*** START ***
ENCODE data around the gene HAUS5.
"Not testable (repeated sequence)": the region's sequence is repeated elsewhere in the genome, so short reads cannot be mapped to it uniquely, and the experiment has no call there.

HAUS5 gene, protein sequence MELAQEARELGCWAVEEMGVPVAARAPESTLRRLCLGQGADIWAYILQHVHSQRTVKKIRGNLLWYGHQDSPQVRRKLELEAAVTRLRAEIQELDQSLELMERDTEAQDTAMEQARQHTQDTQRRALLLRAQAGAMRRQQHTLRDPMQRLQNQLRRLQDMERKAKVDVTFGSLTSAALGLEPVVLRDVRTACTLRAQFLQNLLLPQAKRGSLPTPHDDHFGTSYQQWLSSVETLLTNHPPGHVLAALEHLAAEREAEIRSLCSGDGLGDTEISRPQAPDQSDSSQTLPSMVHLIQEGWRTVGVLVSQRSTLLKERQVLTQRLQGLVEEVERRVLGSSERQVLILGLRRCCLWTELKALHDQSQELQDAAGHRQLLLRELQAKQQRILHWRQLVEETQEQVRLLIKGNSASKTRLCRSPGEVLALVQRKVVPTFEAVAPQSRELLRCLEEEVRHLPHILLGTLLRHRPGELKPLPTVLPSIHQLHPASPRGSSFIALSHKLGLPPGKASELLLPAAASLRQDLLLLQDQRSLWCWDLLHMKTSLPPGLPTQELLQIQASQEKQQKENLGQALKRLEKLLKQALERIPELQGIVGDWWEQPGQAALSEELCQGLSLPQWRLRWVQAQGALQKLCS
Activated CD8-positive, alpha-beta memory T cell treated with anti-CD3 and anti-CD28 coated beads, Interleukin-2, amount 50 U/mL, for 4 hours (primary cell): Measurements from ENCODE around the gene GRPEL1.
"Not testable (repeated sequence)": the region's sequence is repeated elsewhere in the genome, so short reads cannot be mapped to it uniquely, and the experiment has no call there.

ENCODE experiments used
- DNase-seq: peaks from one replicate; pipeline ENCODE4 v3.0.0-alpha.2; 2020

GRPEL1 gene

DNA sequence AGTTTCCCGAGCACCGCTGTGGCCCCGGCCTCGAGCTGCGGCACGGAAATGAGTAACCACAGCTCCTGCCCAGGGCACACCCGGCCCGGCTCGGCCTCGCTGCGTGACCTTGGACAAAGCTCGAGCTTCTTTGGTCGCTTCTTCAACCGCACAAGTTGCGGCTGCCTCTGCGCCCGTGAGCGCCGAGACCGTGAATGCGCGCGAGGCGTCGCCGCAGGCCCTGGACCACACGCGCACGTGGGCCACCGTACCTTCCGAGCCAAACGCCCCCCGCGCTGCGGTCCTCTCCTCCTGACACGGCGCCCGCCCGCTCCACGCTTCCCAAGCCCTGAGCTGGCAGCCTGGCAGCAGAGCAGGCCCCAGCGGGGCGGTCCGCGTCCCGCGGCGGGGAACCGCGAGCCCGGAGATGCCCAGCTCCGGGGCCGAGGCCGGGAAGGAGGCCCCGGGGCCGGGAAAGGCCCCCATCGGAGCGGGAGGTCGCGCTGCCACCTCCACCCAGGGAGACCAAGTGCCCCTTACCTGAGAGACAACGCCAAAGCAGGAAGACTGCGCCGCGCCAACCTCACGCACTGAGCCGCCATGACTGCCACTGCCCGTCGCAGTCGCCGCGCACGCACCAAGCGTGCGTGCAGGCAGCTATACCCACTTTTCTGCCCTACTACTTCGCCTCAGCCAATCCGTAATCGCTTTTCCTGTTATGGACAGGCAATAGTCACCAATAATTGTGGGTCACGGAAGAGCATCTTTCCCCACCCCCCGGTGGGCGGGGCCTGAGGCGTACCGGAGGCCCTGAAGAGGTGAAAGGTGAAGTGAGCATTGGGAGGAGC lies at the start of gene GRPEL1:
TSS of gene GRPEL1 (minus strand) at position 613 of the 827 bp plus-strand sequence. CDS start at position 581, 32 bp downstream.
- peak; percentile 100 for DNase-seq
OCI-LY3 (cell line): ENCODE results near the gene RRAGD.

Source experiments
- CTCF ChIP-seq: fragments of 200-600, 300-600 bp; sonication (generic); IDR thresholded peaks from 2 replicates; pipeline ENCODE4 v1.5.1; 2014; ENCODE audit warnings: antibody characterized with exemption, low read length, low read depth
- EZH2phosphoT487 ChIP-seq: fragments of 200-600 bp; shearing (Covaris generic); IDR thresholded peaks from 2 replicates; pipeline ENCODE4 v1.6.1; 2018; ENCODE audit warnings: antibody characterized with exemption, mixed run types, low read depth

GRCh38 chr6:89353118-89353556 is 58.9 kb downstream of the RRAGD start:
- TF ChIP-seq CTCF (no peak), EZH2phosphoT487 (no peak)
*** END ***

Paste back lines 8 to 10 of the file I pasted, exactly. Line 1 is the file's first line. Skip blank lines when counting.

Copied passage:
GRPEL1 gene

DNA sequence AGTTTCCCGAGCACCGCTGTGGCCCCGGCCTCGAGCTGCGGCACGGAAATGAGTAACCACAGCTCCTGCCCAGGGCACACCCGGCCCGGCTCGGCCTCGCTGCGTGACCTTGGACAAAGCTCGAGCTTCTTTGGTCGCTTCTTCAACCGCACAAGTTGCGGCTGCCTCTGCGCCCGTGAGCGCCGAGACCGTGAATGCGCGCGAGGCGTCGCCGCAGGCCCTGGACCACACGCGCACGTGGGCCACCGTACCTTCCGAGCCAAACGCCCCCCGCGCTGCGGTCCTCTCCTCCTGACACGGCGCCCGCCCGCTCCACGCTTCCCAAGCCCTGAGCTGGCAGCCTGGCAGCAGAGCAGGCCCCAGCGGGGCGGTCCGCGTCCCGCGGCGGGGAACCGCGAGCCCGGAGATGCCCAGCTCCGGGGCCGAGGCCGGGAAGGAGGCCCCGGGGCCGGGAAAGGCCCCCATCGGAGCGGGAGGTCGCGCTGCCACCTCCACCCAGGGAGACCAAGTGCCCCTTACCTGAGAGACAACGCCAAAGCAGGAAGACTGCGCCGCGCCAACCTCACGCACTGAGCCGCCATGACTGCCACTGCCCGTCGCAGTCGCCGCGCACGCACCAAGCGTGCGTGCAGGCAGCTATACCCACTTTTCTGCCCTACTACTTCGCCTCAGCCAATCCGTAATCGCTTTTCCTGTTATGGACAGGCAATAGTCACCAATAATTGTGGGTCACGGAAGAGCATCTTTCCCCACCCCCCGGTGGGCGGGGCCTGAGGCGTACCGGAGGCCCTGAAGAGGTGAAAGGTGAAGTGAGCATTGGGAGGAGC lies at the start of gene GRPEL1:
TSS of gene GRPEL1 (minus strand) at position 613 of the 827 bp plus-strand sequence. CDS start at position 581, 32 bp downstream.